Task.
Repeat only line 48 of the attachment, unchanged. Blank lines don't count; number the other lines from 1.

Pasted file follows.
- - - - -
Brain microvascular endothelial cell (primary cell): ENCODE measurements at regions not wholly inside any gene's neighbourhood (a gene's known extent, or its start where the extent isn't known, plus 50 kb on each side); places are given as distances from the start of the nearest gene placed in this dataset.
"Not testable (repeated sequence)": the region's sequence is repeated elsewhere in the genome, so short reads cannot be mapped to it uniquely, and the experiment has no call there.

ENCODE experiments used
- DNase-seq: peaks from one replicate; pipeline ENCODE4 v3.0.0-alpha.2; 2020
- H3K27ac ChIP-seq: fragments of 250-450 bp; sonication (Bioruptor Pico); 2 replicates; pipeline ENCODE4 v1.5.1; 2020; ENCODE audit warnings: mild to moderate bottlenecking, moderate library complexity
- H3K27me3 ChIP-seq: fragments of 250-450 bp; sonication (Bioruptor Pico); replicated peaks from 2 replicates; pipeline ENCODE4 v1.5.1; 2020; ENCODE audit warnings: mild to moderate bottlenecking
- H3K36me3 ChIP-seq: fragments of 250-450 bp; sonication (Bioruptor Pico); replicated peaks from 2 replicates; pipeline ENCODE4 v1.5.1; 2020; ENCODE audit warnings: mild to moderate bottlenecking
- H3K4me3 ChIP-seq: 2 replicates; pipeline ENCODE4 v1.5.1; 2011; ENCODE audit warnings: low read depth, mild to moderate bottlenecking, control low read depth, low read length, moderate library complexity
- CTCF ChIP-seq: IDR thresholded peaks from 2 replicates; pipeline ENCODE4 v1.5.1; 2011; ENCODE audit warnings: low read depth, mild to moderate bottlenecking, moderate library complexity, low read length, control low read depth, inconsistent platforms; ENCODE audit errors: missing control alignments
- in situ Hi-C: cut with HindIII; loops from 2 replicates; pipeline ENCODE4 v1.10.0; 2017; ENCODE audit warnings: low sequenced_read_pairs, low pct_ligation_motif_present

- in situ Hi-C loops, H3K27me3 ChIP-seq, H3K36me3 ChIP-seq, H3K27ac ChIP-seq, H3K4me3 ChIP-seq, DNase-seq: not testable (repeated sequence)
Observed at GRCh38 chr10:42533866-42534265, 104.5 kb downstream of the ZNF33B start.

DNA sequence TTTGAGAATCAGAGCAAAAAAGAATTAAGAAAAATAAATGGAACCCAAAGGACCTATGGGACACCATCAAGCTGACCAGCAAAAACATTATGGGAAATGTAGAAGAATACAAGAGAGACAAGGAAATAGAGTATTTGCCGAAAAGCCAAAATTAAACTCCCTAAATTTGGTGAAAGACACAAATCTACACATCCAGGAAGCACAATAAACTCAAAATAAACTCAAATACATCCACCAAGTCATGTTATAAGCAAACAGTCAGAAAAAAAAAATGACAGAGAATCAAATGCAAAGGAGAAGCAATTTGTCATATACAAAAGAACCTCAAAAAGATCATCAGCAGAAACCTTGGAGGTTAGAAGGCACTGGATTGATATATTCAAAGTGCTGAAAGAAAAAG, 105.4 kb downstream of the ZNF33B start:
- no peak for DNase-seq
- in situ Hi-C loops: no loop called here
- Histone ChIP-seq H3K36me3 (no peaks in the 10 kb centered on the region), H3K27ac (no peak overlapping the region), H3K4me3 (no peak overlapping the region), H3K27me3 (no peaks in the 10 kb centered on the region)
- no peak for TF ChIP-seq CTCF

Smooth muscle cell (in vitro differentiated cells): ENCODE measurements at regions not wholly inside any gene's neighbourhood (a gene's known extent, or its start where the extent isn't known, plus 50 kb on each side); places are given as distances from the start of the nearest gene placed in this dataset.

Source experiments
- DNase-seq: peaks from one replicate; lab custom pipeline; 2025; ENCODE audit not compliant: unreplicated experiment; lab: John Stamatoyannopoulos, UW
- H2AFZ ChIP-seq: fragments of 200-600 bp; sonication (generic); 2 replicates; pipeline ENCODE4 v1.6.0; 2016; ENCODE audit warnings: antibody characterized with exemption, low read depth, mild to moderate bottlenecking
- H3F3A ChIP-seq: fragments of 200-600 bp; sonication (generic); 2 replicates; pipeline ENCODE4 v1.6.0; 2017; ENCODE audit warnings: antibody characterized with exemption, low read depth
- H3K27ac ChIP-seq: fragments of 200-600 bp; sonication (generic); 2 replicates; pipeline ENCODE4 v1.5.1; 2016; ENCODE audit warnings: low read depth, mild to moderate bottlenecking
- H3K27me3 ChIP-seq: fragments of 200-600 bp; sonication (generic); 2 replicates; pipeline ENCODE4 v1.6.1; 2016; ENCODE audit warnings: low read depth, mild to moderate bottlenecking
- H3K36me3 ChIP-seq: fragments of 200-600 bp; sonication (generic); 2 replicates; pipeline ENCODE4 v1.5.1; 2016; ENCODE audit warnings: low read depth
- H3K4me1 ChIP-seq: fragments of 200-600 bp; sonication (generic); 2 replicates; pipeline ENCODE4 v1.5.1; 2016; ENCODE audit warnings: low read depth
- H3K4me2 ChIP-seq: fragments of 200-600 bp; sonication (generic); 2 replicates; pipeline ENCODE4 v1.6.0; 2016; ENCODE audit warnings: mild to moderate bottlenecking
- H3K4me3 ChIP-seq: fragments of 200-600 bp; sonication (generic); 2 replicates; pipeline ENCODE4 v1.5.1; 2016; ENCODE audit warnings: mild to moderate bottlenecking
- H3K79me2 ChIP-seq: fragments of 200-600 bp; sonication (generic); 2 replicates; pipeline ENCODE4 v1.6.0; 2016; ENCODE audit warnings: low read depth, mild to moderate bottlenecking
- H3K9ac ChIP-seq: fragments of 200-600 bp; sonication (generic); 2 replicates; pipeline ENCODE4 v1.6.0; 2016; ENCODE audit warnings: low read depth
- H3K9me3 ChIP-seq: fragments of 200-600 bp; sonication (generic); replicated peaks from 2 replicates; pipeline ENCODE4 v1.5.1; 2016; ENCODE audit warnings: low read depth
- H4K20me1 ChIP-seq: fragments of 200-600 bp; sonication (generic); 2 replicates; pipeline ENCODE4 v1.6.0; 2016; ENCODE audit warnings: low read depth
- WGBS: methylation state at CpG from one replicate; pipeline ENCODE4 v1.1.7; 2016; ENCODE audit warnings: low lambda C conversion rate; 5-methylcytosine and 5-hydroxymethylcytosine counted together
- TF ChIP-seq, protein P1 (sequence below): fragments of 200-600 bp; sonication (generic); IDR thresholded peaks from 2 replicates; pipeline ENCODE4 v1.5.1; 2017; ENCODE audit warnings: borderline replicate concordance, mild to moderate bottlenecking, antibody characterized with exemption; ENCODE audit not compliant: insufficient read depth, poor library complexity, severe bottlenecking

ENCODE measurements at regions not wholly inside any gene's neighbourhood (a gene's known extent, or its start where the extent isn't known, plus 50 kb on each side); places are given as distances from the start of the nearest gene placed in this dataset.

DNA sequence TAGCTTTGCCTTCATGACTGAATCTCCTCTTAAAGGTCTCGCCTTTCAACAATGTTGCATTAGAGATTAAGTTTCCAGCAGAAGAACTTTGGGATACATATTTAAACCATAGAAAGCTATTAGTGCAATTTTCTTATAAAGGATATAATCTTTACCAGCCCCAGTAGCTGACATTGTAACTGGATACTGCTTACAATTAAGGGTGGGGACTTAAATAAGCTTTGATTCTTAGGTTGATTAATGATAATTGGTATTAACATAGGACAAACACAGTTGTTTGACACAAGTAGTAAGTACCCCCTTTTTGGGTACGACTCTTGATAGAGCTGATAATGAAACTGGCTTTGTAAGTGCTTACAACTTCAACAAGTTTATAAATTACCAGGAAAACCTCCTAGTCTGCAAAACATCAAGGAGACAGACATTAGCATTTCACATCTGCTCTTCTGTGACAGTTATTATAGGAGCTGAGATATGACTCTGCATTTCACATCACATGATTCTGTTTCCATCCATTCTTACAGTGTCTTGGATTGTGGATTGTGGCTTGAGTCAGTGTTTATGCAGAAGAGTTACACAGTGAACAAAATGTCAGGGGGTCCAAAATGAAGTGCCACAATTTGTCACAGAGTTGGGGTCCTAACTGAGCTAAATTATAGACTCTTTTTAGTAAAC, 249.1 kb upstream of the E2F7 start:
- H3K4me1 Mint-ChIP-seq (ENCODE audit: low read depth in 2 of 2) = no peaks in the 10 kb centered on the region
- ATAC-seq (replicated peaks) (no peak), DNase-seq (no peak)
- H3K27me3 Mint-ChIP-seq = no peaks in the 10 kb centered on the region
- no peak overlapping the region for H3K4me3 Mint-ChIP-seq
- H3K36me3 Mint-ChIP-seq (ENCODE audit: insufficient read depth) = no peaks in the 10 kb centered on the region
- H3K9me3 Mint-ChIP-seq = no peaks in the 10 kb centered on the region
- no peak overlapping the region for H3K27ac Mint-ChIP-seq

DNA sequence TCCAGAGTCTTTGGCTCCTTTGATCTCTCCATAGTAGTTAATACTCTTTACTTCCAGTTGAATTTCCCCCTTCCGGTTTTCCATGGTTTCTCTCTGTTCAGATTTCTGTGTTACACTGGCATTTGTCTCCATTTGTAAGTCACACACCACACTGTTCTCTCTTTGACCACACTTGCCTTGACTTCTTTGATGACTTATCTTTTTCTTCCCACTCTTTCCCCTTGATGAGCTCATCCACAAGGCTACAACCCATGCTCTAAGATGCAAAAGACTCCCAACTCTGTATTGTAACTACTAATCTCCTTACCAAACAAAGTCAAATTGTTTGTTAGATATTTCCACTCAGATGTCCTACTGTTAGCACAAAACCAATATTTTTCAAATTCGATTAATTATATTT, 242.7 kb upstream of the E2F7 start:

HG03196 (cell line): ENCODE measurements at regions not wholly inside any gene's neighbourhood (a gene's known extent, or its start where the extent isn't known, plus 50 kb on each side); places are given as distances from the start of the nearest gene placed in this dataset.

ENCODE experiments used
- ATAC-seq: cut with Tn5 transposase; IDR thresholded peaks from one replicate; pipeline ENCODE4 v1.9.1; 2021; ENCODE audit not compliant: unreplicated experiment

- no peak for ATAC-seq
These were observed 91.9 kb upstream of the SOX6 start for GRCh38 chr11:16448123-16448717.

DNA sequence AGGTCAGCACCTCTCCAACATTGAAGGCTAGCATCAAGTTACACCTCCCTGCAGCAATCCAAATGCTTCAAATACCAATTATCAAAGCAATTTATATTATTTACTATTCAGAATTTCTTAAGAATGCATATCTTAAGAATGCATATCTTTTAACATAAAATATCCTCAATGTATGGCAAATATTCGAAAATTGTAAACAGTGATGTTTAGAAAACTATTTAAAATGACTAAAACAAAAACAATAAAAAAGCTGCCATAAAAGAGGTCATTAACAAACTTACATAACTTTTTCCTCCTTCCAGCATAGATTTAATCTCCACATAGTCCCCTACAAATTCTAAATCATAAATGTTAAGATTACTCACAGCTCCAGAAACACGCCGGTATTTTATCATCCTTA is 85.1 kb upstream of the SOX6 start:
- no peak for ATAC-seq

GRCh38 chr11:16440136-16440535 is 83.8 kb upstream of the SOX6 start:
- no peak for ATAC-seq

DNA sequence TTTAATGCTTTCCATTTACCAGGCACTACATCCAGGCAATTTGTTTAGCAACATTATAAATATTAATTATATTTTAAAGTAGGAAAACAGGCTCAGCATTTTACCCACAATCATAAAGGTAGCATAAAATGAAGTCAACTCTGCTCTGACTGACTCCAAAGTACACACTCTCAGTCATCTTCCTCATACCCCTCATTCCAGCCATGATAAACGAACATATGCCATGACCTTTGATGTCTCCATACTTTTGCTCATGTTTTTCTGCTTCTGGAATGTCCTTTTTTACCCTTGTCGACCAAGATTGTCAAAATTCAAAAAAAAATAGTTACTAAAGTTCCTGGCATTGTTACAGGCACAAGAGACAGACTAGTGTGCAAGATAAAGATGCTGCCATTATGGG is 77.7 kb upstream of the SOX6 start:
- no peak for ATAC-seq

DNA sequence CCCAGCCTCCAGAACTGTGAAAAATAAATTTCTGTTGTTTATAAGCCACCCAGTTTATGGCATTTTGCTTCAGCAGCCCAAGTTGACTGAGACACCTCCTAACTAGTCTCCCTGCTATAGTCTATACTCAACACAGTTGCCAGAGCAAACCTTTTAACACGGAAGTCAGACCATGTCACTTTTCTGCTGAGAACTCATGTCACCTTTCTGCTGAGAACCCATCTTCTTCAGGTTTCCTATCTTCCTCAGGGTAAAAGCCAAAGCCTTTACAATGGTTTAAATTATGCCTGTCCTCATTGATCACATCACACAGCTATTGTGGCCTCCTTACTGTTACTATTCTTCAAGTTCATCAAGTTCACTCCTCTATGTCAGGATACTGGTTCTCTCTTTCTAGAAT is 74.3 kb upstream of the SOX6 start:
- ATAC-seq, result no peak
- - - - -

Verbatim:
- no peak for ATAC-seq